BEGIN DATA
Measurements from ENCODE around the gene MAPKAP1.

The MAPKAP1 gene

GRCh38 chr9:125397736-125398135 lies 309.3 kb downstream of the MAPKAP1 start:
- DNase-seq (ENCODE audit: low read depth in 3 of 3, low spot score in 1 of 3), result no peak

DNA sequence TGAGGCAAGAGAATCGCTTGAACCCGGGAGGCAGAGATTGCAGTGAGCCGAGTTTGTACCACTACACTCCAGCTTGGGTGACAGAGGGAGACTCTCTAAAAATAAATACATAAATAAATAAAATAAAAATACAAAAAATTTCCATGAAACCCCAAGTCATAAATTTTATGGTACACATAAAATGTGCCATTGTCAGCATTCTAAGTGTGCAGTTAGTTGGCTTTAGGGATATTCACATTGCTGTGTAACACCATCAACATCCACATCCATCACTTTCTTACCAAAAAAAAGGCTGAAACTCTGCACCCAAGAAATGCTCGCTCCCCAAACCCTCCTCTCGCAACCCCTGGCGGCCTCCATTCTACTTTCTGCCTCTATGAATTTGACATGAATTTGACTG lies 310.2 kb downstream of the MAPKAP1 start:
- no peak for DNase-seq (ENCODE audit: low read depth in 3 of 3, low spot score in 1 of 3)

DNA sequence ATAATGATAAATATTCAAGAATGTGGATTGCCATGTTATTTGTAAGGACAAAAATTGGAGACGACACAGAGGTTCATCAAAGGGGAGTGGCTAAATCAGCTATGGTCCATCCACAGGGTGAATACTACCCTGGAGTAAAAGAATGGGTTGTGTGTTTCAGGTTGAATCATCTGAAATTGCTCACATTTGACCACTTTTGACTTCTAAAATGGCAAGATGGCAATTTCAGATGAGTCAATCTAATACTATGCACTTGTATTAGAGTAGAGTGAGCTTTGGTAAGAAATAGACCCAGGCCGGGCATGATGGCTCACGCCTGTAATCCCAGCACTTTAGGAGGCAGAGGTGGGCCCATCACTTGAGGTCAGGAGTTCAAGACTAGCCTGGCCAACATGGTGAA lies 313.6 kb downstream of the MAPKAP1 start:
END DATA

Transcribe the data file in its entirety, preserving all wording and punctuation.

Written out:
Measurements from ENCODE around the gene MAPKAP1.

The MAPKAP1 gene

GRCh38 chr9:125397736-125398135 lies 309.3 kb downstream of the MAPKAP1 start:
- DNase-seq (ENCODE audit: low read depth in 3 of 3, low spot score in 1 of 3), result no peak

DNA sequence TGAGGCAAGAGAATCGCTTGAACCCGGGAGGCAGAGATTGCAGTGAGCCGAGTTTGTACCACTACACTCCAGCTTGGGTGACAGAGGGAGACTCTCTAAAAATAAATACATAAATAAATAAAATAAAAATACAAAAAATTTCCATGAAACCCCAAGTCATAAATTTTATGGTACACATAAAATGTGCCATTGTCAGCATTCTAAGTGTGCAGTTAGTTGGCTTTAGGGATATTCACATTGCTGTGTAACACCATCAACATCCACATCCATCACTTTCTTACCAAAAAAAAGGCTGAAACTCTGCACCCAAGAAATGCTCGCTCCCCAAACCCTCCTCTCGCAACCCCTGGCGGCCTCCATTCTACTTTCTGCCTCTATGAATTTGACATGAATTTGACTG lies 310.2 kb downstream of the MAPKAP1 start:
- no peak for DNase-seq (ENCODE audit: low read depth in 3 of 3, low spot score in 1 of 3)

DNA sequence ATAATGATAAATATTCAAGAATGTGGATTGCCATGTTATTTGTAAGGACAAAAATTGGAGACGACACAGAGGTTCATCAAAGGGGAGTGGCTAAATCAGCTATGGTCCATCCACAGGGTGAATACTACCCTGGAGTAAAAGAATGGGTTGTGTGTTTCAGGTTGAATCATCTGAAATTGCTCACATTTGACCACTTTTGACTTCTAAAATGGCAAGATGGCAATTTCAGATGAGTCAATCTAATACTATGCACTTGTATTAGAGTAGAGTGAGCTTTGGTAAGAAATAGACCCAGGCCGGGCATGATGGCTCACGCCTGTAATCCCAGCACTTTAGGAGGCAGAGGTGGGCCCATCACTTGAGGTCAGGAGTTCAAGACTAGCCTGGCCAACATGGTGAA lies 313.6 kb downstream of the MAPKAP1 start: